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Singer Nick Lowe in Louisville, Kentucky

By Hiram Lee
1 October 2012

LoweNick Lowe

Louisville, Kentucky, was the fifth stop on British singer-songwriter Nick Lowe’s latest tour of the US. Best known for having written such songs as “(What’s So Funny ’Bout) Peace, Love, and Understanding” and “Cruel to Be Kind,” Lowe, at 63, has a rich catologue of music behind him and continues to record significant material today.

The Louisville show September 23 was an intimate affair, with Lowe performing solo, accompanied only by his own acoustic guitar. The loose and casual quality of the show was very appealing, allowing for a special kind of give-and-take between performer and audience.

Lowe’s music is well-written and thoughtful. It is also accessible, even danceable, without sacrificing any of its substance or in any way “dumbing down.” The more humorous and satirical works, of which there are quite a number, are perceptive and convey good-natured amusement rather than a cynical skewering. There is a humane quality running through all of it. It was a pleasure to attend a pop music show in which one heard communicated such a wide range of emotion and recognizably human moments, including triumphs and failures.

Lowe’s set drew equally from newer works, including songs from albums The Old Magic (2011) and At My Age (2007), and older favorites from Labour of Lust (1979), Nick the Knife (1982), The Impossible Bird (1994) and others.

“Stoplight Roses,” from The Old Magic, opened the show. Lowe has said that he wrote the song after a man approached his car at a stoplight one day and tried to sell him a bouqet of roses. Lowe, who prefers to write from a character’s point of view rather than creating purely autobiographical works, then began to imagine a somewhat self-centered man who might impulsively buy one of these bouquets in a last-ditch attempt to apologize for yet another wrong committed against his lover. So the song in question, featuring a beautiful lyrical turn, was born. “You’d better steel yourself and prepare for some blues to descend, ’cause you’ve broken something this time,” sang Lowe, “stoplight roses can’t mend.”

“What’s Shakin’ on the Hill” is among Lowe’s more eloquent works. In it, a man sings of the “good life” of the affluent crowd of which he cannot be a part. He is both attracted to and repulsed by this impossible dream. The song’s lyrics are settled in the most delicate of chord progressions:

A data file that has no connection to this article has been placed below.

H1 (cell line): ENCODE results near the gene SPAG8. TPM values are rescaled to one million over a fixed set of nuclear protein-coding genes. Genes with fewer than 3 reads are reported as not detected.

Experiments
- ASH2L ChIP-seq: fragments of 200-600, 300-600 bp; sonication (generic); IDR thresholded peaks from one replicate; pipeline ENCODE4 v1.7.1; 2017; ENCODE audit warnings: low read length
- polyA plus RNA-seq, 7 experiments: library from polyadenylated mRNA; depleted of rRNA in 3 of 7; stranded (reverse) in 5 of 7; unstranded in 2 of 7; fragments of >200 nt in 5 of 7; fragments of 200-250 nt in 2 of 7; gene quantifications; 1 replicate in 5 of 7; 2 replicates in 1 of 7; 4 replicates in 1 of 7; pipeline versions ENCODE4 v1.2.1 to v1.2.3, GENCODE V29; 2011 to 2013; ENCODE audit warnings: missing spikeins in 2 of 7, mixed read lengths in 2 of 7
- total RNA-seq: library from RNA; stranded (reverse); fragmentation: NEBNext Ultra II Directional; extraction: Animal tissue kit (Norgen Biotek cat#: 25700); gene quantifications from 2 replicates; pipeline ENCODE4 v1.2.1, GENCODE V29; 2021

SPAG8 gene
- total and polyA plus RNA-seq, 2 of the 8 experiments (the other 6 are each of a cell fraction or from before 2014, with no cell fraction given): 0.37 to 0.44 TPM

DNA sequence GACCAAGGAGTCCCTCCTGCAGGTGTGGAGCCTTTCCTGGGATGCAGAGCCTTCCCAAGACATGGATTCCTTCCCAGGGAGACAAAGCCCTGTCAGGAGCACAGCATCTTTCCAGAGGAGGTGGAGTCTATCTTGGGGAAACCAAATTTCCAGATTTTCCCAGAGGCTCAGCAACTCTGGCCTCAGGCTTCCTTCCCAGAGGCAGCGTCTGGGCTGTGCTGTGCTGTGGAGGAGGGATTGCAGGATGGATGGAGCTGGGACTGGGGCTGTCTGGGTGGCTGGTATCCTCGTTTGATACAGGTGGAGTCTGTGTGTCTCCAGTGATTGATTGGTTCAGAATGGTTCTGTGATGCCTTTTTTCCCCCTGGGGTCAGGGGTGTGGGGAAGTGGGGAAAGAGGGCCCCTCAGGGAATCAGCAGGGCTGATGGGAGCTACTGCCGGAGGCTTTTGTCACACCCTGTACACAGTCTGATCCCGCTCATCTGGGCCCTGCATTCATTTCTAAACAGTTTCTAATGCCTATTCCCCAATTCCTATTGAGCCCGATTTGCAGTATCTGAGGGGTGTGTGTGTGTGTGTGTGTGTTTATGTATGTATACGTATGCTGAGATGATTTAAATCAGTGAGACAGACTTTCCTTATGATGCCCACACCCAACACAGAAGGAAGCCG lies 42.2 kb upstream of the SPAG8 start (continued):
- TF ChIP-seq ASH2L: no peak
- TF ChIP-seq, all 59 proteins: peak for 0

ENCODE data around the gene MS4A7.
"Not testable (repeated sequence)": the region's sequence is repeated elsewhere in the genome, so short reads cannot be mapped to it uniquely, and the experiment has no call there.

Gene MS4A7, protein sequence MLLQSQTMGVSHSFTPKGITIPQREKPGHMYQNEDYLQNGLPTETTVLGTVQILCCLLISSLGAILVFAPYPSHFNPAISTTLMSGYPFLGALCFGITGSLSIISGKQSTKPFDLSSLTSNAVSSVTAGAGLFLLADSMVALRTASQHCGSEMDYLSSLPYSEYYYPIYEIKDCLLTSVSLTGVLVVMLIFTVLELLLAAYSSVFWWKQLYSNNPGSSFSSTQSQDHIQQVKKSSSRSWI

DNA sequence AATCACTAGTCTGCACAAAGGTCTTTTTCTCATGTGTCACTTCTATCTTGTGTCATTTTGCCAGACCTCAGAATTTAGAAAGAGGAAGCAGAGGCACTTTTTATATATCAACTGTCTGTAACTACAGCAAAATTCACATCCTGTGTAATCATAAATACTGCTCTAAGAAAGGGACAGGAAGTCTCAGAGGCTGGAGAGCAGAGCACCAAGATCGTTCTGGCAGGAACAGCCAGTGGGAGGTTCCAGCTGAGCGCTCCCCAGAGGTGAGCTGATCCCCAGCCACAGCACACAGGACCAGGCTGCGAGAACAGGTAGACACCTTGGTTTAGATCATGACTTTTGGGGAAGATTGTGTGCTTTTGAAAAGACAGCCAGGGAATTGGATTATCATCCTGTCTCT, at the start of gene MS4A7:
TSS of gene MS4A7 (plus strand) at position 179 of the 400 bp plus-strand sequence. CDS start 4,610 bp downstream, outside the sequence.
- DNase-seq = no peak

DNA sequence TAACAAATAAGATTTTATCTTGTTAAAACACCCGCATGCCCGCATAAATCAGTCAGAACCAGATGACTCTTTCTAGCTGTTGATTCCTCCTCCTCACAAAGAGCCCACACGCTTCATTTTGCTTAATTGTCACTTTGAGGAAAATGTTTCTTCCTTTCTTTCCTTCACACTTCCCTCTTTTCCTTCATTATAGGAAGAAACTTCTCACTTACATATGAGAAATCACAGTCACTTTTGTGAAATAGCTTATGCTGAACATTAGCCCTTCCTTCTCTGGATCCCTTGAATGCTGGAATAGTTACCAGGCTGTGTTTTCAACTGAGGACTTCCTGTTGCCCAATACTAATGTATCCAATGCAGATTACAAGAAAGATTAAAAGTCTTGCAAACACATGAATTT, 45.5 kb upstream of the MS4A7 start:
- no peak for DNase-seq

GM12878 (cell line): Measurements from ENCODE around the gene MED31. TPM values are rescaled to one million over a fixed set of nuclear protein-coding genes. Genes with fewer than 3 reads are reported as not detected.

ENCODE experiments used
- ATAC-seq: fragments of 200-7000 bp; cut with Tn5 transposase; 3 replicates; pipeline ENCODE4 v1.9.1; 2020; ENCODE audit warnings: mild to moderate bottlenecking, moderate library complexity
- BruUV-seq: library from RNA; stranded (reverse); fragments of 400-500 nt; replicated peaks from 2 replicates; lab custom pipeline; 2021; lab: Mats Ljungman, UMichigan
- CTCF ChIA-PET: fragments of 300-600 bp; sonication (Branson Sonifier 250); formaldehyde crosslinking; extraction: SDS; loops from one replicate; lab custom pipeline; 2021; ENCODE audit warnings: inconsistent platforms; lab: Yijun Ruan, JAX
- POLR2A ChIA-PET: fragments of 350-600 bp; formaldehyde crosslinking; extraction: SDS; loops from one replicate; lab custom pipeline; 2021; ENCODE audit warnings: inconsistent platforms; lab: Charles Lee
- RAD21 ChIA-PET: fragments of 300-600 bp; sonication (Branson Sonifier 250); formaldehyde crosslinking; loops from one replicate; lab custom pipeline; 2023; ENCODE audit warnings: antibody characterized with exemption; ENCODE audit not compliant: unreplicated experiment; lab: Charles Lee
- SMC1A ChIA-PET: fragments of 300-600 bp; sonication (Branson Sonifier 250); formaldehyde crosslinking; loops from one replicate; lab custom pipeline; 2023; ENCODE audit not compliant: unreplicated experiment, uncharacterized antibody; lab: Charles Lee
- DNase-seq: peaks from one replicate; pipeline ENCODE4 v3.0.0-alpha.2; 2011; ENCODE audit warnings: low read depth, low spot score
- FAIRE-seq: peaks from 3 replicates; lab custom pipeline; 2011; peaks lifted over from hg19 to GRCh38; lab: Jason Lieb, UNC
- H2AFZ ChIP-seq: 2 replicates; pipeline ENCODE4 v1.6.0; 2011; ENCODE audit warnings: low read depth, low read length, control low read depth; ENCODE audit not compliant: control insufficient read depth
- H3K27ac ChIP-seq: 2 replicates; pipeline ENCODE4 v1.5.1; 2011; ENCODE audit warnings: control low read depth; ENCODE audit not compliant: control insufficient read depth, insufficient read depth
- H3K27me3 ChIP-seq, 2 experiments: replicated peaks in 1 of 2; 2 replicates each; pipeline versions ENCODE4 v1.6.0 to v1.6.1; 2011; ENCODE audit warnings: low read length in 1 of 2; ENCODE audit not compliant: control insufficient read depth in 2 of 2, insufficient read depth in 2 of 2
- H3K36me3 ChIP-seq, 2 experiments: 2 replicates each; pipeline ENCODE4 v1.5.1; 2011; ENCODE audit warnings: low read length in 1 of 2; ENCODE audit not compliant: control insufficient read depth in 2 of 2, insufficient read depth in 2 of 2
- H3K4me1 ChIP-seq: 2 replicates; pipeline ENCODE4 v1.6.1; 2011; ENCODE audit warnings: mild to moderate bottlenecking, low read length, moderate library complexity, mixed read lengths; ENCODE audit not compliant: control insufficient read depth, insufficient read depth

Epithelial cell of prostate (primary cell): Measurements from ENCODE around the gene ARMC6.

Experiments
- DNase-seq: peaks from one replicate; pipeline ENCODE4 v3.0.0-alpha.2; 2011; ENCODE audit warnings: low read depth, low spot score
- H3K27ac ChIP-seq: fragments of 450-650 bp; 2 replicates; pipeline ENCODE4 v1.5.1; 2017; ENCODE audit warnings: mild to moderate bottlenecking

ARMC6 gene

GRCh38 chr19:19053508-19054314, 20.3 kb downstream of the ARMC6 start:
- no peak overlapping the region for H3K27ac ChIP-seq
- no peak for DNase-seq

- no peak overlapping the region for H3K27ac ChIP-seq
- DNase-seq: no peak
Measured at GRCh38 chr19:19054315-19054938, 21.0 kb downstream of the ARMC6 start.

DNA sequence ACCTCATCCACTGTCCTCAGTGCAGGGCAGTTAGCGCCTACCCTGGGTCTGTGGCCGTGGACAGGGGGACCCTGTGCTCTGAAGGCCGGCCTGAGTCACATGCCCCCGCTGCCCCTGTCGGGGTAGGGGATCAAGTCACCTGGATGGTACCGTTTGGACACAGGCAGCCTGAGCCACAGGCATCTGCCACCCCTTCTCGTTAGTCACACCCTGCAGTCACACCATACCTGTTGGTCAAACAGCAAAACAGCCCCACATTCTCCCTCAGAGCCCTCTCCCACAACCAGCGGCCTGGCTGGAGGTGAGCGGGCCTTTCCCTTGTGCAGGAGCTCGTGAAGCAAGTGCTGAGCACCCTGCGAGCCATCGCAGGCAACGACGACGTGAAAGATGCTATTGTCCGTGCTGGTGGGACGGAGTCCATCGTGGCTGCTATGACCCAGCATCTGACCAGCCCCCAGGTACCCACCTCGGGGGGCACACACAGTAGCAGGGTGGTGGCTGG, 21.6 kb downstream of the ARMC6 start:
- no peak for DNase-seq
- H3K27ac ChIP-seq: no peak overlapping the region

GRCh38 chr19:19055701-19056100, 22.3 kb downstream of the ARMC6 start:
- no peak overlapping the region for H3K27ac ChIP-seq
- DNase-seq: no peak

There’s a cool wind blowing in the sound of happy people
At a party given for the gay and debonair
There’s an organ blowing in the breeze
For the dancers hid behind the trees
But I ain’t never gonna see
What’s shakin’ on the hill

The warm and generous “Long Limbed Girl, “ about a man who happens upon a picture of a former flame and wonders whatever became of her, hoping she has found some kind of happiness, was another standout from the first portion of the show.

In “I Trained Her to Love Me,” on the other hand, Lowe assumes the character of an unrepentant chauvinist, full of himself and ridiculous. “If you think that it’s depraved and I should be ashamed,” sang Lowe, “So what?” Lowe played up the character, improvising asides not featured on the original recording, to the delight of the audience.

Many of Lowe’s more “rocking” numbers were left for the second half of the show. “Cruel to Be Kind,” the power pop classic which first appeared on the1979 album Labour of Lust, was a crowd favorite. Everyone seemed to be singing along with Lowe on the song’s familiar chorus.

The anthemic “(What’s So Funny ’Bout) Peace, Love, and Understanding” became a clap-along celebration. “When I Write The Book,” first recorded with Lowe’s excellent band Rockpile, could have been a hit for Motown. The beat of the song and its spirit are completely infectious.

It’s a testament to the strength of Lowe’s songwriting that so much of what he plays, whether Tin Pan Alley-styled torch songs, country songs or driving rock ’n roll numbers like “Cruel to Be Kind” hold up so well when his band is stripped away and they are heard played on an acoustic guitar.

“I Knew the Bride When She Used to Rock and Roll,” another of Lowe’s bigger hits, in which he tells the story of a girl who used to “rock ’n roll,” but has now gone over to conventional, married life, was featured toward the end of the performance. After getting off to an exciting start, Lowe forgot the words going into the second verse before laughing at himself and asking someone to remind him. An audience member quickly picked up where Lowe left off, and the singer jumped back in. It didn’t matter. Somehow the wheels never came off.

Lowe is an entertainer in the best sense of the word, in which serious art and “entertainment” are not mutually exclusive. His performances and recordings are highly recommended.

To find out where Lowe will be performing next, readers may go to the tour page of his record label’s official web site.

The author also recommends:

At My Age by Nick Lowe
[5 September 2007]